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Re: <nettime> Sex Work and Consent at {AT} transmediale
Margaret Morse on Fri, 17 Feb 2012 09:52:48 +0100 (CET)


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Re: <nettime> Sex Work and Consent at {AT} transmediale


Dear Flick,

Nice of you to follow up on Hearts of Men. I see the era of
sexual revolution you find liberating for men--as it probably
was--problematic for women who were often left with responsibility for
the care, parenting and most of the financial support for the children
left behind. It was true that many wives were getting fed up with the
suburbs and an isolated life raising children by themselves-see Betty
Friedan's Feminine Mystique--though at least they had a provider in
the working man who did actually have a sacrificial role in bringing
home the bacon. However, it wasn't easy for women to become sole or
major providers when women were openly and explicitly barred from many
kinds of professions and positions in the business world at the time.
A significant number of women I knew were raising children in poverty,
working however they could and studying for some kind of profession. I
think it would be interesting to explore a child's perspective of this
period.

Raising children was considered a primary source of meaning in life;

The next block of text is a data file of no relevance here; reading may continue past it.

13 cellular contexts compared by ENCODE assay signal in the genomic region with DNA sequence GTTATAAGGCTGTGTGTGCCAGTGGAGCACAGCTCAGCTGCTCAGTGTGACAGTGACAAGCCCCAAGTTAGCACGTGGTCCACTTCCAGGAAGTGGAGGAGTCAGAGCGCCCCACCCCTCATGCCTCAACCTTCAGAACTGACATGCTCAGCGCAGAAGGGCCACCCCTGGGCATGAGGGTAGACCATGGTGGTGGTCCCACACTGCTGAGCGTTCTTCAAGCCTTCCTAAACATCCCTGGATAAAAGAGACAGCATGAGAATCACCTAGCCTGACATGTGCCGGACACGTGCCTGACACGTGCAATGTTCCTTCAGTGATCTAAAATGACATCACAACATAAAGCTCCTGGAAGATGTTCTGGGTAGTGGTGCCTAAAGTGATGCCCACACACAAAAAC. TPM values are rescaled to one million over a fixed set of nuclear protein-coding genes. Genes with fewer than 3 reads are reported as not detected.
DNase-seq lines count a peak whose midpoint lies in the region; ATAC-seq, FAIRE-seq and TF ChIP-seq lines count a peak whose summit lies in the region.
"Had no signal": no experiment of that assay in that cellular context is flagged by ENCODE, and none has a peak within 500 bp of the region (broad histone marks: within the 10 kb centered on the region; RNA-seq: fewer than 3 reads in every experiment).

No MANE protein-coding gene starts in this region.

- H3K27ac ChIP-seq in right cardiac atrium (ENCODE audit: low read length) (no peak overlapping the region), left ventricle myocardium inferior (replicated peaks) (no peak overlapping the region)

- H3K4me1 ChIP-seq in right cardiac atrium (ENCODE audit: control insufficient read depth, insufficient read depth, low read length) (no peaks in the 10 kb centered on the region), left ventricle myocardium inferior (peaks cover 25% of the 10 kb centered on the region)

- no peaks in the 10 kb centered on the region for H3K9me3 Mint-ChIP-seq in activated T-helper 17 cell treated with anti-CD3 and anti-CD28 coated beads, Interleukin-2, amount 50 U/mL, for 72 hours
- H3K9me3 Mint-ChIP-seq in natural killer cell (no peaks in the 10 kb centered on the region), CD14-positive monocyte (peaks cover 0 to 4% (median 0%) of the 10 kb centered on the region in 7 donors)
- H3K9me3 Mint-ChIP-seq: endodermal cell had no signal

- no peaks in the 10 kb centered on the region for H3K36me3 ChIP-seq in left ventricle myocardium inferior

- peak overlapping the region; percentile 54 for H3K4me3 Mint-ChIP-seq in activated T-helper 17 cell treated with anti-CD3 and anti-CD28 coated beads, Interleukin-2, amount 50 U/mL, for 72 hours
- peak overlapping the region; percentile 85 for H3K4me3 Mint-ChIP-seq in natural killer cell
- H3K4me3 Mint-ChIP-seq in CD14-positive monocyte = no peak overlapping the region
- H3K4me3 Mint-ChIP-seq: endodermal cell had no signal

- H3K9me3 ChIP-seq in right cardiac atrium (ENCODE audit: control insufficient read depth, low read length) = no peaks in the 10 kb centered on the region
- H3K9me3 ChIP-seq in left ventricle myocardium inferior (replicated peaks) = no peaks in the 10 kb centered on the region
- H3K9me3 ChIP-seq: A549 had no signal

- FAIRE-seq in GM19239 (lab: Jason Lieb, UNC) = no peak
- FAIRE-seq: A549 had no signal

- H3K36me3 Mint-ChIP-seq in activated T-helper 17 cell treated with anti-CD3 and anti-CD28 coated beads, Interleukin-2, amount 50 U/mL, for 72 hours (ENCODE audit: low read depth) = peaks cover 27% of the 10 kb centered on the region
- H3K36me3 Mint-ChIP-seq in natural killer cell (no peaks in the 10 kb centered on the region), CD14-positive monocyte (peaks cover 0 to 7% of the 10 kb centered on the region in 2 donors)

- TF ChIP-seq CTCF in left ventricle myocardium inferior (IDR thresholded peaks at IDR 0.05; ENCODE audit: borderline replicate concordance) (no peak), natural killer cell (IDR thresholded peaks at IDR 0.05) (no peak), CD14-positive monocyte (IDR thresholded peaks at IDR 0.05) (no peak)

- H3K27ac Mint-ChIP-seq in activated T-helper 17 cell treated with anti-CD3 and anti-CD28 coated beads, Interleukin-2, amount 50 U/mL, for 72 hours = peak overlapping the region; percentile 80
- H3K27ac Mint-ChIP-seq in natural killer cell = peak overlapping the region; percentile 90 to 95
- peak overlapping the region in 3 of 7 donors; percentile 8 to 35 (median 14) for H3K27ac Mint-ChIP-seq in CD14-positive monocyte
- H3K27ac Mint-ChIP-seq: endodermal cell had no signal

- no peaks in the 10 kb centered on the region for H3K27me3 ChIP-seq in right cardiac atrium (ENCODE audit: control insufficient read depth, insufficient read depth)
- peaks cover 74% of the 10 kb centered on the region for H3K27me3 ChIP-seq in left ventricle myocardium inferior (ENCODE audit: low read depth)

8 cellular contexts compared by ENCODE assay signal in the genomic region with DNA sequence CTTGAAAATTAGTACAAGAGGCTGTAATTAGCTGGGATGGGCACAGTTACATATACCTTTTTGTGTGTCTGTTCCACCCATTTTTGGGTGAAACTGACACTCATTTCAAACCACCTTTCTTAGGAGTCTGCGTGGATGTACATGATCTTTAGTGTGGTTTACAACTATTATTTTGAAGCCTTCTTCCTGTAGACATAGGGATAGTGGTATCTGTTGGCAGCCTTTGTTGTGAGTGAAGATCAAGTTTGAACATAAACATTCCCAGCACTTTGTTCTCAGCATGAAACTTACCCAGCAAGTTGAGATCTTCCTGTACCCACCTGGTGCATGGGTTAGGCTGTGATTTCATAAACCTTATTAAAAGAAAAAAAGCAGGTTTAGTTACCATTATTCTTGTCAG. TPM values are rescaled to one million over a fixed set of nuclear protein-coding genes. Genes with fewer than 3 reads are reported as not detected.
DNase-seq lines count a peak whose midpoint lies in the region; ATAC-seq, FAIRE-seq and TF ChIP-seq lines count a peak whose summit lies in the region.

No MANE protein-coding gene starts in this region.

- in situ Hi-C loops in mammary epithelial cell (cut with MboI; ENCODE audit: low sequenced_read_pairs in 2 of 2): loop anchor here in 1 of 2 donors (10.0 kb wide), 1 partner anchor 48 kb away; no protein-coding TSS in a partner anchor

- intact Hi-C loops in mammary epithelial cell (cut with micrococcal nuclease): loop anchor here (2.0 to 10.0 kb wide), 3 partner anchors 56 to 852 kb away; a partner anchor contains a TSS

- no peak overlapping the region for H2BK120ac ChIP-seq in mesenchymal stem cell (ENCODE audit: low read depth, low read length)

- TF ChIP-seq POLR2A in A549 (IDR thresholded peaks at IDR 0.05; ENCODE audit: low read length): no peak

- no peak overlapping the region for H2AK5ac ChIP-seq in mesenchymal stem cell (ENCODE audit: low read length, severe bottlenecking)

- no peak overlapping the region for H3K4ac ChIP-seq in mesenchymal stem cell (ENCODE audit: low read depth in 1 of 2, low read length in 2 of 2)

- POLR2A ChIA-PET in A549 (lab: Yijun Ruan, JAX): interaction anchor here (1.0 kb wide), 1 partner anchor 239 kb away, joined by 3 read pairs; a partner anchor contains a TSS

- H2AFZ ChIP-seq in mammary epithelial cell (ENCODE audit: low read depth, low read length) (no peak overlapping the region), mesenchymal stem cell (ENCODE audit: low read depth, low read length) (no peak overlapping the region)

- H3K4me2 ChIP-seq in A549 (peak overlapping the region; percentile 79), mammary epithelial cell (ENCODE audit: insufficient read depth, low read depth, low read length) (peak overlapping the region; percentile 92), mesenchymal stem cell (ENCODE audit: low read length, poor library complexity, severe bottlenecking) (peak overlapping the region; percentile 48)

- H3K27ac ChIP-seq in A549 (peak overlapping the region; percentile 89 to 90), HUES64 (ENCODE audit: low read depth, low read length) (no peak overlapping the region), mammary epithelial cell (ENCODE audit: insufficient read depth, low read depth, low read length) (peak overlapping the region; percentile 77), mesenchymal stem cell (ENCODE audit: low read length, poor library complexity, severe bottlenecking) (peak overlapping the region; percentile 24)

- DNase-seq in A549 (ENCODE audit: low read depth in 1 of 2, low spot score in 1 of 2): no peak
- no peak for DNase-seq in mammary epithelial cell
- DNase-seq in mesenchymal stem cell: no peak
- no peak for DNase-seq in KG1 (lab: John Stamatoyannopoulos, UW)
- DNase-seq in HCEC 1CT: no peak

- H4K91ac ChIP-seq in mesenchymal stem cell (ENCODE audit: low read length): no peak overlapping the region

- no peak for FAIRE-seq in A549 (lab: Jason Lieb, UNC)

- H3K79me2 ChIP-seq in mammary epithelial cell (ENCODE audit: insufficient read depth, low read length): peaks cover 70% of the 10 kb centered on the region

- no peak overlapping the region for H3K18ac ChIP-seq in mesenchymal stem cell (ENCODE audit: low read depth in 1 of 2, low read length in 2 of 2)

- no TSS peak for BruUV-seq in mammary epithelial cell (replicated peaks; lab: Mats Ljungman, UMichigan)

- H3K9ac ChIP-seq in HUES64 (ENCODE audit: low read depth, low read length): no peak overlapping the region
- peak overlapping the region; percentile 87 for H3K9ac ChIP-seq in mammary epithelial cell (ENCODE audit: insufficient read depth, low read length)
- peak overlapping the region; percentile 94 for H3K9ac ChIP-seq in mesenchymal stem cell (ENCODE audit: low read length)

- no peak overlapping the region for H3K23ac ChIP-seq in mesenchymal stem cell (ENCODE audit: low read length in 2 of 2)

wild sex was kept in the margins. Suddenly it was OK for a middle
or working class man to devote himself to the pursuit of wild sex
(like wild flowers, freely picked and they raise themselves), not
unlike the rou?s and playboys I read about the turn of the century
Viennese writer Schnitzler, but without coffee houses and publishing
and armies of prostitutes. Maybe more provided women found time for
wild sex and even found rich husbands doing it, as I remember reading
in Diane Middlebrook. I have outlined my own jaundiced experience of
this period in one of my posts in regard to Kittler's passing. I was
glad when it was over. Or maybe it has never ended, though I hope that
I and we have learned something in the meantime. That is what I would
call progress.

The Moral Majority apparently has at least a much wild sex as
professed playboys. (Has any man call himself a playboy since Hefner
and Porfirio Rubirosa?) Your comment about sexual exploitation
assumes that the sex worker keeps both the money and the pleasure.
When that is the case, then Alessandra can step in and take over from
there. I would note that the assumptions of this conversation are
heterosexual and based in a world prior to the augmented reality we
live in. I am bored with the old reality. I begin to fade when I read
about pseudo-feminists or the word feminist used like a pejorative
and judgmental stick. However, I am surprised and impressed that you
read or might scan Ehrenreich. I find Ehrenreich a heroic writer and
sociologist per se.

Best wishes,
MM






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